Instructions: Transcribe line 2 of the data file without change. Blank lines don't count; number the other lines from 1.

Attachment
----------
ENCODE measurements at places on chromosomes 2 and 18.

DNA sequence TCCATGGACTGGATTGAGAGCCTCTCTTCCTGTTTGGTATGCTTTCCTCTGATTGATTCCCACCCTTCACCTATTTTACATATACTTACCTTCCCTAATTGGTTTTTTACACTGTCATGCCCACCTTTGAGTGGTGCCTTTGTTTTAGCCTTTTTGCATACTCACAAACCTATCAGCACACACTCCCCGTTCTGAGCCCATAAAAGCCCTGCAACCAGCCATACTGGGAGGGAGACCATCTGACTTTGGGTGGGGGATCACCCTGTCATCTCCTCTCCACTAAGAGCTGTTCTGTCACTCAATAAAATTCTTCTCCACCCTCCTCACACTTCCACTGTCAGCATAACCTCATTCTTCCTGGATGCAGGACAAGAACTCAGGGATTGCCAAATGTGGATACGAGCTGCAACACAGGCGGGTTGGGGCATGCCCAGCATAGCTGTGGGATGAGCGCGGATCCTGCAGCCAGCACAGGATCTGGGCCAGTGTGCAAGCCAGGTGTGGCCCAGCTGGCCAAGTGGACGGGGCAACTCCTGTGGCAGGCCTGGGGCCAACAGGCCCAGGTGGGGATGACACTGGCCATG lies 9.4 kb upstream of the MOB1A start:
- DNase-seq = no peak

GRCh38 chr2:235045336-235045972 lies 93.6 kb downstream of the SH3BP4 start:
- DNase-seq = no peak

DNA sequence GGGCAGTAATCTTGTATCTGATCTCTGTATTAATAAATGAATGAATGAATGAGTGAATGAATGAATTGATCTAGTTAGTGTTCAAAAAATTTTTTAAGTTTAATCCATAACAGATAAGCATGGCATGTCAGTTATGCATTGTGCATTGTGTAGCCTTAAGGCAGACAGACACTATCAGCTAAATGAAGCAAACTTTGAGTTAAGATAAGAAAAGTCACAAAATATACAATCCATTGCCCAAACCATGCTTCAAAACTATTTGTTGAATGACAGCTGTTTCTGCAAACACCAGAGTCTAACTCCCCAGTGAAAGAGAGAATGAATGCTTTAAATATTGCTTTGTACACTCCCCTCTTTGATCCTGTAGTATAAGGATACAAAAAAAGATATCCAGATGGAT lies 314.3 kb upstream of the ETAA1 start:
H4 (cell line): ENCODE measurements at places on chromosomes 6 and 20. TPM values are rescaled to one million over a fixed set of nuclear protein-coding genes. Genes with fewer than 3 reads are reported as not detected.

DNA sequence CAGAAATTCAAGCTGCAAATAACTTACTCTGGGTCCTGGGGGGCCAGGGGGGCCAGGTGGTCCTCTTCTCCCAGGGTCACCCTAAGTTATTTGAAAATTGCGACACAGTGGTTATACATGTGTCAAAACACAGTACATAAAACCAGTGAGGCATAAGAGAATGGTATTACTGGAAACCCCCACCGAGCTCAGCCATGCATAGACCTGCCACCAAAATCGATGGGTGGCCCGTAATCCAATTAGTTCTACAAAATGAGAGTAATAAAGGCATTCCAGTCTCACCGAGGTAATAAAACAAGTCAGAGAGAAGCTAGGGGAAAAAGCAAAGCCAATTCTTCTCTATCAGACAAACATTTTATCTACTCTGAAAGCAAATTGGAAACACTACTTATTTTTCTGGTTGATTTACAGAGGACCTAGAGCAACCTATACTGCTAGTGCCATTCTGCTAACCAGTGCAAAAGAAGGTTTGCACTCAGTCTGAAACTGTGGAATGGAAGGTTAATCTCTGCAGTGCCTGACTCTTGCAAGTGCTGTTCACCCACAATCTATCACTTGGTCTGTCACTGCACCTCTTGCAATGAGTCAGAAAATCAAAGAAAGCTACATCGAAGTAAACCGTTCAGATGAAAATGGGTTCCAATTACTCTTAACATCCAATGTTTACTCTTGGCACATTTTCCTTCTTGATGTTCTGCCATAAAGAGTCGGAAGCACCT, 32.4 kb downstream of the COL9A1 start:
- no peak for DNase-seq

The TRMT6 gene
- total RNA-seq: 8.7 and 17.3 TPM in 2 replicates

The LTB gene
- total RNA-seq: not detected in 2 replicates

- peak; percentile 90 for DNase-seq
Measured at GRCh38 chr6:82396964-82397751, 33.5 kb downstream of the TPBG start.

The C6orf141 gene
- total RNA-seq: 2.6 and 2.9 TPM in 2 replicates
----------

DNA sequence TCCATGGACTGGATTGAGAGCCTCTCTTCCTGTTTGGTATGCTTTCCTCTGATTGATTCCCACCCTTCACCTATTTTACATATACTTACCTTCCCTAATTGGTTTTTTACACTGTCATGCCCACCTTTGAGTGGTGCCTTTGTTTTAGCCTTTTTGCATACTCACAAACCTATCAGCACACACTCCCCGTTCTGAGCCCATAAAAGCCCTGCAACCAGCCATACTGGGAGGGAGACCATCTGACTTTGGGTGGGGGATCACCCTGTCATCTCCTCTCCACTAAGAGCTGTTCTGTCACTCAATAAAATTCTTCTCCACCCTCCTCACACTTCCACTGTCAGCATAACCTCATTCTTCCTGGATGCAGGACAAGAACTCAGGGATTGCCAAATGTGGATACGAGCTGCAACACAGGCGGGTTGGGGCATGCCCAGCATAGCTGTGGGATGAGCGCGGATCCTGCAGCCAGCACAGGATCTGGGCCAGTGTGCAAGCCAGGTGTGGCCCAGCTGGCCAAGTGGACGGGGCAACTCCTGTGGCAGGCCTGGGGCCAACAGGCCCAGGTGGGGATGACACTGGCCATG lies 9.4 kb upstream of the MOB1A start: